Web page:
Hubble's findings fundamentally changed the scientific view of the universe. Supporters state that Hubble's discovery of nebulae outside of our galaxy helped pave the way for future astronomers. Although some of his more renowned colleagues simply scoffed at his results, Hubble ended up publishing his findings on nebulae. This published work earned him an award titled the American Association Prize and five hundred dollars from Burton E. Livingston of the Committee on Awards.
Hubble also devised the most commonly used system for classifying galaxies, grouping them according to their appearance in photographic images. He arranged the different groups of galaxies in what became known as the Hubble sequence.
Redshift increases with distance
Hubble went on to estimate the distances to 24 extra-galactic nebulae, using a variety of methods. In 1929 Hubble examined the relationship between these distances and their radial velocities as determined from their redshifts. His estimated distances are now known to all be too small, by up to a factor of about 7. This was due to factors such as the fact that there are two kinds of Cepheid variables or confusing bright gas clouds with bright stars. However, his distances were more or less proportional to the true distances, and combining his distances with measurements of the redshifts of the galaxies by Vesto Slipher, and by his assistant Milton L. Humason, he found a roughly linear relationship between the distances of the galaxies and their radial velocities (corrected for solar motion), a discovery that later became known as Hubble's law.
This meant that the greater the distance between any two galaxies, the greater their relative speed of separation. If interpreted that way, Hubble's measurements on 46 galaxies lead to a value for the Hubble constant of 500 km/s/Mpc, which is much higher than the currently accepted values of 74 km/s/Mpc (cosmic distance ladder method) or 68 km/s/Mpc (CMB method) due to errors in their distance calibrations.
Yet the reason for the redshift remained unclear. Georges Lemaître predicted on theoretical grounds based on Einstein's equations for general relativity the redshift-distance relation, and published observational support for it, two years before the discovery of Hubble's law. Although he used the term "velocities" in his paper (and "apparent radial velocities" in the introduction), he later expressed doubt about interpreting these as real velocities.
Today, the "apparent velocities" in question are usually thought of as an increase in proper distance that occurs due to the expansion of the universe. Light traveling through an expanding metric will experience a Hubble-type redshift, a mechanism somewhat different from the Doppler effect (although the two mechanisms become equivalent descriptions related by a coordinate transformation for nearby galaxies).
In the 1930s, Hubble was involved in determining the distribution of galaxies and spatial curvature. These data seemed to indicate that the universe was flat and homogeneous, but there was a deviation from flatness at large redshifts.
There were methodological problems with Hubble's survey technique that showed a deviation from flatness at large redshifts. In particular, the technique did not account for changes in luminosity of galaxies due to galaxy evolution. Earlier, in 1917, Albert Einstein had found that his newly developed theory of general relativity indicated that the universe must be either expanding or contracting. Unable to believe what his own equations were telling him, Einstein introduced a cosmological constant (a "fudge factor") to the equations to avoid this "problem". When Einstein learned of Hubble's redshifts, he immediately realized that the expansion predicted by general relativity must be real, and in later life, he said that changing his equations was "the biggest blunder of [his] life." In fact, Einstein apparently once visited Hubble and tried to convince him that the universe was expanding.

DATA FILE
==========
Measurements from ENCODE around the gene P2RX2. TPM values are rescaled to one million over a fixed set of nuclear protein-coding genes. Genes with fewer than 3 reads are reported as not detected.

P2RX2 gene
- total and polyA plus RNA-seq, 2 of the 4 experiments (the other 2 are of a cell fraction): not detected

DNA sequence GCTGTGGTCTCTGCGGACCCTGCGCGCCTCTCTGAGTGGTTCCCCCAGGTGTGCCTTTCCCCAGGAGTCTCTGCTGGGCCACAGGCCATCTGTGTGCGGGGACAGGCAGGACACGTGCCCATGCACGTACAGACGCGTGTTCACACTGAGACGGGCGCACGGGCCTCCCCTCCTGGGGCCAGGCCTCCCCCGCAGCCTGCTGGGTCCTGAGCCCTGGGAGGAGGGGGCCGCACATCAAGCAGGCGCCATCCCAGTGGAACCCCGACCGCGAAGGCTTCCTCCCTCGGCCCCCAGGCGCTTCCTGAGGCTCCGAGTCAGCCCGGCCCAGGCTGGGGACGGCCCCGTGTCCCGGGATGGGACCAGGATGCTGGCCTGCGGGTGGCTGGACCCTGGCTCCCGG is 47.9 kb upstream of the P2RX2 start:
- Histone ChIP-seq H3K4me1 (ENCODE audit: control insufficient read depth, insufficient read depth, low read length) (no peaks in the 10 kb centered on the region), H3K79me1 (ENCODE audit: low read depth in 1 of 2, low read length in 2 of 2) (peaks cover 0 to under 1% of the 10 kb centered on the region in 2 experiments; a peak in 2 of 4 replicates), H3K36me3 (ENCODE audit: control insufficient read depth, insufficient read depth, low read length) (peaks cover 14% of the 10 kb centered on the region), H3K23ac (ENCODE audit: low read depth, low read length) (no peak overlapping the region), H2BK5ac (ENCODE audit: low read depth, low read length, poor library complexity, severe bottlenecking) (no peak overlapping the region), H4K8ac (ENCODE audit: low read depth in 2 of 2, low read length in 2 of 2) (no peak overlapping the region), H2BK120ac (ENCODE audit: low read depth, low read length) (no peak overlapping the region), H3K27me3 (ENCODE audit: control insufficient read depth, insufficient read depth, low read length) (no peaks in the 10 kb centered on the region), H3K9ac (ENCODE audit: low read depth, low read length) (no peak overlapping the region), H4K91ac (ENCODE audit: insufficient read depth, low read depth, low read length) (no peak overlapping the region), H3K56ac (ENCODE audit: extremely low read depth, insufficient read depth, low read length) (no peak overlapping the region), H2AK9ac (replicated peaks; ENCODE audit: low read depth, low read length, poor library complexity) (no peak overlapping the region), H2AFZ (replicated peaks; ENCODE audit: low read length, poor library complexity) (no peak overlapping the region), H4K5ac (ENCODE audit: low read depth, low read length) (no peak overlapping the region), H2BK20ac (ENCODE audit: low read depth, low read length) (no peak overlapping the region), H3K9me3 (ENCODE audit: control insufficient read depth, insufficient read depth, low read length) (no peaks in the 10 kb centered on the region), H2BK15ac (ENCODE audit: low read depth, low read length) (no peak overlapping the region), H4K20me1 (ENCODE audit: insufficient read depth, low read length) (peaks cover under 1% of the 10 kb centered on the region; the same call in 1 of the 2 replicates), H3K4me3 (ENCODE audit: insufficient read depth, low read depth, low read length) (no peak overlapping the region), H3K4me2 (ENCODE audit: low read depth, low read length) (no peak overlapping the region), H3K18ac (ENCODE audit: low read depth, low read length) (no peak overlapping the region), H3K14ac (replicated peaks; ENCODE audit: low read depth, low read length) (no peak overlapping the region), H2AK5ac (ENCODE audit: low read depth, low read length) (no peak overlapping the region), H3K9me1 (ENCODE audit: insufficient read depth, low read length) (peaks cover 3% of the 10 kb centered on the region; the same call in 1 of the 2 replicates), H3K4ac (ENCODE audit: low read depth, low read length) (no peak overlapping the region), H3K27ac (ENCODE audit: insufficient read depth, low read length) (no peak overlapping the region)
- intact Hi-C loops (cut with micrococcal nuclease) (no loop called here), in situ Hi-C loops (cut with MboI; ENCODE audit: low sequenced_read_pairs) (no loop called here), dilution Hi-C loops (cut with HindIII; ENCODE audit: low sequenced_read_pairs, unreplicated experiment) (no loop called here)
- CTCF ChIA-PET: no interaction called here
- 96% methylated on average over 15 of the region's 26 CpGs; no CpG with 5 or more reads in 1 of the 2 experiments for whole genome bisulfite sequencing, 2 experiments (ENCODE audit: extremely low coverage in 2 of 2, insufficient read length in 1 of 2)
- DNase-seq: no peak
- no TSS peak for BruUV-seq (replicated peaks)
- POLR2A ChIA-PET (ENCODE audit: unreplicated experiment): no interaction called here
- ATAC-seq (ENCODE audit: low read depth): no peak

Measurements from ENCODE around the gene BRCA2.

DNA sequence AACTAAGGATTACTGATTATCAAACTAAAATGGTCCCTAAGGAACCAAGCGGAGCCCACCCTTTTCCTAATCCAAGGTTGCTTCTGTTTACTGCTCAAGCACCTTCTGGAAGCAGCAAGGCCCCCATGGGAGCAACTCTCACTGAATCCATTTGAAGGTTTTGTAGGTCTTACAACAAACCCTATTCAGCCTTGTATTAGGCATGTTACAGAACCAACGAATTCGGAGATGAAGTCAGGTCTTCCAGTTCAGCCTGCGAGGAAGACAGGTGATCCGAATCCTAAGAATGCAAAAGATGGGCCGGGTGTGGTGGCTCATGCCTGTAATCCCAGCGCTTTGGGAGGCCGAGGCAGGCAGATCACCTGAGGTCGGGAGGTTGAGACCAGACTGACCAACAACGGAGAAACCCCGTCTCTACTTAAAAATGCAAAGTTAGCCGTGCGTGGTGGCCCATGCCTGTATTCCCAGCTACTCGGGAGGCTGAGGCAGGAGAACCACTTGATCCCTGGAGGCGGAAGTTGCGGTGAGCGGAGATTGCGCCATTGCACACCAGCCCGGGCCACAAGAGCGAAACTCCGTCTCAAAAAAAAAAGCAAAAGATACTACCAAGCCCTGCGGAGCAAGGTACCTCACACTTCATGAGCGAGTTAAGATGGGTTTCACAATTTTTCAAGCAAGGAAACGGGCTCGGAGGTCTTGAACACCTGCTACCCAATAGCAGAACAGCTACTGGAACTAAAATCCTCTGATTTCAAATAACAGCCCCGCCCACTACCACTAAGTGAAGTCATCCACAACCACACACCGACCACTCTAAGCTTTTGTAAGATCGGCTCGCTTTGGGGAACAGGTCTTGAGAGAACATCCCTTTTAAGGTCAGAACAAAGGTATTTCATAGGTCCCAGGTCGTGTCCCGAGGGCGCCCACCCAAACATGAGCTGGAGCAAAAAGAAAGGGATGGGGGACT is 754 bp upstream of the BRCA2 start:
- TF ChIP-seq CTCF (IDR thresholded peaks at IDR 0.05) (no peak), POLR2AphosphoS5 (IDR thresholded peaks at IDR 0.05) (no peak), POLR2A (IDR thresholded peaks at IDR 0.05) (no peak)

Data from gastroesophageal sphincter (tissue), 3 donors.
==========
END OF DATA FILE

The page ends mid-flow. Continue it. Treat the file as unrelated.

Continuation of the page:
Hubble also discovered the asteroid 1373 Cincinnati on August 30, 1935. In 1936 he wrote The Observational Approach to Cosmology and The Realm of the Nebulae which explained his approaches to extra-galactic astronomy and his view of the subject's history.
In December 1941, Hubble reported to the American Association for the Advancement of Science that results from a six-year survey with the Mt. Wilson telescope did not support the expanding universe theory. According to a Los Angeles Times article reporting on Hubble's remarks, "The nebulae could not be uniformly distributed, as the telescope shows they are, and still fit the explosion idea. Explanations which try to get around what the great telescope sees, he said, fail to stand up. The explosion, for example, would have had to start long after the earth was created, and possibly even after the first life appeared here." (Hubble's estimate of what we now call the Hubble constant would put the Big Bang only 2 billion years ago.)
Hubble married Grace Lillian (Burke) Leib (1889–1980), daughter of John Patrick and Luella (Kepford) Burke, on February 26, 1924.
Hubble was raised as a Protestant Christian but some of his later statements suggest uncertainty.
Health issues and death
Hubble had a heart attack in July 1949 while on vacation in Colorado. He was cared for by his wife and continued on a modified diet and work schedule. He died of cerebral thrombosis (a blood clot in his brain) on September 28, 1953, in San Marino, California. No funeral was held for him, and his wife never revealed his burial site.
Edwin Hubble quotes
- “Equipped with his five senses, man explores the universe around him and calls the adventure Science.”
- “The history of astronomy is a history of receding horizons.”
- “Observations always involve theory.”
- Newcomb Cleveland Prize in 1924;
- Bruce Medal in 1938;
- Franklin Medal in 1939;
- Gold Medal of the Royal Astronomical Society in 1940;
- Legion of Merit for outstanding contribution to ballistics research in 1946;
- Asteroid 2069 Hubble;
- The crater Hubble on the Moon;
- Orbiting Hubble Space Telescope;
- Edwin P. Hubble Planetarium, located in the Edward R. Murrow High School, Brooklyn, NY.;
- Edwin Hubble Highway, the stretch of Interstate 44 passing through his birthplace of Marshfield, Missouri;
- Hubble Middle School, a public school in Wheaton, Illinois, where he lived from 11 years old and up.
On March 6, 2008, the United States Postal Service released a 41-cent stamp honoring Hubble on a sheet titled "American Scientists" designed by artist Victor Stabin.
(Note that the assertion that he would have won the Nobel Prize in 1953 is likely false, although he was nominated for the prize that year.)
Other notable appearances
- 1934 Delivered the Halley Lecture] at Oxford University
- Hall of Famous Missourians 2003
- 2008 "American Scientists" US stamp series, $0.41.
- 2017 Indiana Basketball Hall of Fame
In Spanish: Edwin Hubble para niños
- Distance measures
- Cosmic distance ladder
- K correction
- Expansion of the universe
- Hubble Space Telescope
- Edwin Hubble House, residence and National Historic Landmark in San Marino, California
- The Great Debate of April 26, 1920
Edwin Hubble Facts for Kids. Kiddle Encyclopedia.